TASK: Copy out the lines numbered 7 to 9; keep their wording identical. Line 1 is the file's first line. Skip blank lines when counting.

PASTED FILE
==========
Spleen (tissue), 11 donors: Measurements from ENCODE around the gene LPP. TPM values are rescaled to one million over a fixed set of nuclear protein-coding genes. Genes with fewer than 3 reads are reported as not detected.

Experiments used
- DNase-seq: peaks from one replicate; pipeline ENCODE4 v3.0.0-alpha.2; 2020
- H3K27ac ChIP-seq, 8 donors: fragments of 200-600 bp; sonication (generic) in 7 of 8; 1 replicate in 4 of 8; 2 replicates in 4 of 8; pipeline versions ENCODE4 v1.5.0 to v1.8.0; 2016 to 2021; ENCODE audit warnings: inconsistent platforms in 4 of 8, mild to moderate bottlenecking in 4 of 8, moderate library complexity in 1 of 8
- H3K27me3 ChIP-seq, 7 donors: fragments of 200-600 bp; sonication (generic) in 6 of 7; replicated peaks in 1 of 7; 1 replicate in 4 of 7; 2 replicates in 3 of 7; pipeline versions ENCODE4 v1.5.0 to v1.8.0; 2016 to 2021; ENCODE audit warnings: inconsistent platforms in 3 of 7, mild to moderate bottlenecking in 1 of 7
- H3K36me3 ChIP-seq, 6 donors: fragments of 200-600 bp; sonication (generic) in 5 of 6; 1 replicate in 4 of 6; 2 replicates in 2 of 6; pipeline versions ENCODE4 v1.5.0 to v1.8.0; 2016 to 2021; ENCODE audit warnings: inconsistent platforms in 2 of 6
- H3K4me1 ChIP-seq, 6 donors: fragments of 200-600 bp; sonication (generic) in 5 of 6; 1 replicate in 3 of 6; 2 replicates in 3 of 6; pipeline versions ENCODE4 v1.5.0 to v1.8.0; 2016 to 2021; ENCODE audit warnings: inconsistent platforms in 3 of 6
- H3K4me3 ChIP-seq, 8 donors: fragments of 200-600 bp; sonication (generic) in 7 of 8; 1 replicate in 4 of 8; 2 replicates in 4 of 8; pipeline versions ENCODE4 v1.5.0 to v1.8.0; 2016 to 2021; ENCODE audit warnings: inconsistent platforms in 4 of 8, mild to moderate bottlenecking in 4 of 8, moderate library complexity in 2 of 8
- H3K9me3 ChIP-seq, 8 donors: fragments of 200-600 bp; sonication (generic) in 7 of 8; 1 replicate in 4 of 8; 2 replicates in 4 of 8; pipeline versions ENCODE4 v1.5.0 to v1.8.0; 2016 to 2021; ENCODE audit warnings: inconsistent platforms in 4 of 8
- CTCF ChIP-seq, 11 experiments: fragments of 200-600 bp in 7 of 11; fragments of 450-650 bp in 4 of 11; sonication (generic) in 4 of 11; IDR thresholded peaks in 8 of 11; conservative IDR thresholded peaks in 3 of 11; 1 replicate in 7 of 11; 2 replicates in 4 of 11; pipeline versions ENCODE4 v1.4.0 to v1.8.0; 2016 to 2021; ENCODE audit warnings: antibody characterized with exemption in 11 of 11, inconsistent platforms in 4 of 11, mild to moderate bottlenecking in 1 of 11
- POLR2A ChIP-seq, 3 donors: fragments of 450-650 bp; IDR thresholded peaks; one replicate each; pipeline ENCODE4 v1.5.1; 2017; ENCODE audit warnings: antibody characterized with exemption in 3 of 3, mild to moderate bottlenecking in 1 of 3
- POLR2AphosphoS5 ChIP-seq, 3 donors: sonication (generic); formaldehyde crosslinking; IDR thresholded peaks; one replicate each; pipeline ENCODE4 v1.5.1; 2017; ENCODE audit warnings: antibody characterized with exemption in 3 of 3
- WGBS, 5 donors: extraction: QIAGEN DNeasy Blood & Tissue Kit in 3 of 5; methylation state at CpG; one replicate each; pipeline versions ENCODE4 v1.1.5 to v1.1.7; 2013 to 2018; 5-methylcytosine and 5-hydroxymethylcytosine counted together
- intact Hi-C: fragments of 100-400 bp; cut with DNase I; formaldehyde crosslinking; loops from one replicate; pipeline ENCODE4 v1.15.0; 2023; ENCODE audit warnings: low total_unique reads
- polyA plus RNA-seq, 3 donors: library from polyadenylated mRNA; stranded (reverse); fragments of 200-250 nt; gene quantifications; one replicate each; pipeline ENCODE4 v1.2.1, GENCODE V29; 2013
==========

- H3K4me1 ChIP-seq, 6 donors: fragments of 200-600 bp; sonication (generic) in 5 of 6; 1 replicate in 3 of 6; 2 replicates in 3 of 6; pipeline versions ENCODE4 v1.5.0 to v1.8.0; 2016 to 2021; ENCODE audit warnings: inconsistent platforms in 3 of 6
- H3K4me3 ChIP-seq, 8 donors: fragments of 200-600 bp; sonication (generic) in 7 of 8; 1 replicate in 4 of 8; 2 replicates in 4 of 8; pipeline versions ENCODE4 v1.5.0 to v1.8.0; 2016 to 2021; ENCODE audit warnings: inconsistent platforms in 4 of 8, mild to moderate bottlenecking in 4 of 8, moderate library complexity in 2 of 8
- H3K9me3 ChIP-seq, 8 donors: fragments of 200-600 bp; sonication (generic) in 7 of 8; 1 replicate in 4 of 8; 2 replicates in 4 of 8; pipeline versions ENCODE4 v1.5.0 to v1.8.0; 2016 to 2021; ENCODE audit warnings: inconsistent platforms in 4 of 8